Into the Mind...

A season of writing that will focus on the psychological, reveal the reasons why and debunk certain falsehoods of addiction and drug use. Into the mind: the heinous myth of rock bottom. Why the parents, friends and loved ones of addicts are not only urged to isolate and disown their addicted offspring but are also encouraged to hasten their descent to rock bottom in the false belief that by sheer design it's a place where the worm can only turn. Into the mind of chasing the first high, why it's a myth and why so many (even veteran) addicts will spout this horse-shit as the fuel which kept their junk carts going for so many years. Into the mind. Into the cheating, the lying, the selfishness, the self-harm and crime. Into the real influence of popular culture on drug use, libertinism and decadence. Into the mind, the mindset of redemption: recovering addicts force-fed bullshit, brainwashed as to why they are such fuck-ups and then blackmailed to publicly vomit back up all those false failings to a church hall full of teary-eyed hypocritical ex-dope fiends screaming “hallelujah” while flapping their hands together in spastic ecstasy to welcome another lost sheep back into the flock. Into the mind. The myth of the fatal overdose, the self-destruction and the deaths. The one-upmanship: the common stock of junkie mayhem that many addicts feel obliged to have experienced: dumping dead friends out in the street; of being pronounced clinically dead on multiple occasions; of ending on ones knees in a vile public toilet, cooking up ones last ill-gotten bag of smack in diarrhoea water drawn straight from the filthy bowl. Into the mind of heroin porn and what drives the desire for it. The attraction of the needle and how that idea plays out to our internal hero, that vainglorious fool who stoops about inside of us and falsely imagines how we are perceived by the world. Into the mind of the diseased and ill, the amputees and dying, those rotting away in dark doorways and the myriads of statistical successes sat at home, sober, but suffering from the insidious effects of post-junk depression.


Into the mind.... Coming soon...

a new season of writing by Shane Levene.


To keep up to date with all the goings on, the writing, books, publishing news, tax demands, etc, join me on Facebook and make sure to like the official Heroinhead page.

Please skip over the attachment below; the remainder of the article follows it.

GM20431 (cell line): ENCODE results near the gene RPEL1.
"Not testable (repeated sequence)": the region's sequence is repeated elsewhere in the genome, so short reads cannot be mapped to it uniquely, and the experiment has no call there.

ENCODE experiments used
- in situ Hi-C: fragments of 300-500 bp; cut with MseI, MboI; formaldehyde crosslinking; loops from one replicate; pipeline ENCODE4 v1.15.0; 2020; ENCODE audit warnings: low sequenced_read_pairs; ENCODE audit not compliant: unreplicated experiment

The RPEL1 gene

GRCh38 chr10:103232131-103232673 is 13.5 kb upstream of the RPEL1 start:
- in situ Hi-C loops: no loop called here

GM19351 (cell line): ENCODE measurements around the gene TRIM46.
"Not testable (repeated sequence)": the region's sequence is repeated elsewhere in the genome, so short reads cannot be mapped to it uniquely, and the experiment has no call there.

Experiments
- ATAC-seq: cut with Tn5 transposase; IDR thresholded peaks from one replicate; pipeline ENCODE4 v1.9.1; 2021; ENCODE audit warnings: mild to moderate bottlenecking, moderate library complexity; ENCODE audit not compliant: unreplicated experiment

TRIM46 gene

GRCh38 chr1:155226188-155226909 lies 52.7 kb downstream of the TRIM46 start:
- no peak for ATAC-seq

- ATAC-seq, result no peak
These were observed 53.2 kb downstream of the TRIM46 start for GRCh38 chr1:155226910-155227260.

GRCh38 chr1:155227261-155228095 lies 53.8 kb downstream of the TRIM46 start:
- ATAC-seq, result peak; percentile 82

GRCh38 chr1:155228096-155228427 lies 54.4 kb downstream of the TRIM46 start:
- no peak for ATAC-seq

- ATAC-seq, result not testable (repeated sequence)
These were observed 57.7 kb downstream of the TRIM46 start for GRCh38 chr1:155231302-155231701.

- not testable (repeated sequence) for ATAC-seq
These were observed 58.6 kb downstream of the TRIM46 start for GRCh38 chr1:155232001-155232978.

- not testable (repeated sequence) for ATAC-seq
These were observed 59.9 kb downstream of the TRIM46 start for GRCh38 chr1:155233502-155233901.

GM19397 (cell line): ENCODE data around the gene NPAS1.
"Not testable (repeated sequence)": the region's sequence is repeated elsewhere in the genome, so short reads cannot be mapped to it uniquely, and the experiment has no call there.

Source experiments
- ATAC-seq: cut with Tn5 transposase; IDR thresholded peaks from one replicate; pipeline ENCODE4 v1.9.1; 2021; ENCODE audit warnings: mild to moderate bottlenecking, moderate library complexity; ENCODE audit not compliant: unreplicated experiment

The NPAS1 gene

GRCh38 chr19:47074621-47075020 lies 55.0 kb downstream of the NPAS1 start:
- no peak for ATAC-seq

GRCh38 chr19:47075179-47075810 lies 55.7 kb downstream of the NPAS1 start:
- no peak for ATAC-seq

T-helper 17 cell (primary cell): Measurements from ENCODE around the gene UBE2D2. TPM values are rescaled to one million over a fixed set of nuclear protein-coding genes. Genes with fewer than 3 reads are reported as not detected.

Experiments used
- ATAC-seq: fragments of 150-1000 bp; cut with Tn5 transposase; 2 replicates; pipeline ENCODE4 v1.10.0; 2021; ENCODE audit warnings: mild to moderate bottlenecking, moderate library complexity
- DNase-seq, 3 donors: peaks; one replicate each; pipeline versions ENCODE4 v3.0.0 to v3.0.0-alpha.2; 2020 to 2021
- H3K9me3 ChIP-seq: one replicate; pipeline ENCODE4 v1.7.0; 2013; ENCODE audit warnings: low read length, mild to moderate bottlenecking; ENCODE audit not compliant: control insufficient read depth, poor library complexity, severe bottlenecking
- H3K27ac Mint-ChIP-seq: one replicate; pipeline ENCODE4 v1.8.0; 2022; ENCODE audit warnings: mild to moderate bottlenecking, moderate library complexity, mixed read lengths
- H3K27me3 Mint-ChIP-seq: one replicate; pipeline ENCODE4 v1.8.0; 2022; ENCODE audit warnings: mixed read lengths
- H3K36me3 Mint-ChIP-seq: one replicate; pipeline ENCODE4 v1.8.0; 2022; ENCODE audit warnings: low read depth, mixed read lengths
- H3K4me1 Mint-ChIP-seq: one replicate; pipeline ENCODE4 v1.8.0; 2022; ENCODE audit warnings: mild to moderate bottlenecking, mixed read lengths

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So Dog We Were Too


It was a mild summer evening. A cool breeze was bowling lightly through the Rhône valley. I gave up trying to write, showered, changed into light clothes and went out for a stroll. I needed cigarettes and so I climbed the small hill and then descended down towards the back end of town to catch the late night tobacconist.

It is a plain walk, though not unpleasant, culminating at Grange Blanche, the city's largest easternmost transport interchange. Due to the sheer volume of commuters passing through each day the upper station and its surroundings is a magnet for the neighbourhood’s drunks, beggars, miscreants and pick thieves. Coming into that main hub the change is manifest: raised voices, drunken growls, car horns blaring at the insane, the monotonous pleas of beggars, beer cans and wine bottles left under the seats of the tramway stop, human shit dehydrating and turning black in dark corners, piss streaming across the sidewalk, men wandering around holding their trousers up, going through bins, harvesting cigarette ends. In this place that can deliver anyone to any corner of the city, it's ironic just how many others have no place to go.

She was sat in the island in the middle of the road. She had legs only they were bent far back in the wrong direction at the knees and fixed there by some diabolical force of nature so as her back calves were facing the world. Her filthy toes were a tongue's length from her mouth; her face looking out over the soles of her inward twisted feet. To her left was a little straw egg basket containing a cardboard sign asking for money, and alongside that a few coins were scattered about as encouragement to the world. Her arms were also affected: one full length and crippled with the hand frozen in a contortion of fear, and the other, shrivelled away to just a small wing like thing. I was horrified and curious. There was something in the young beggar girl's deformity which repulsed me, and yet the freakiness of such a sight attracted me for the paragraph of literature I could exploit from it. Crossing the road I made my way to the tobacconist and then purposely took the same route back just so as I could pass her by once more.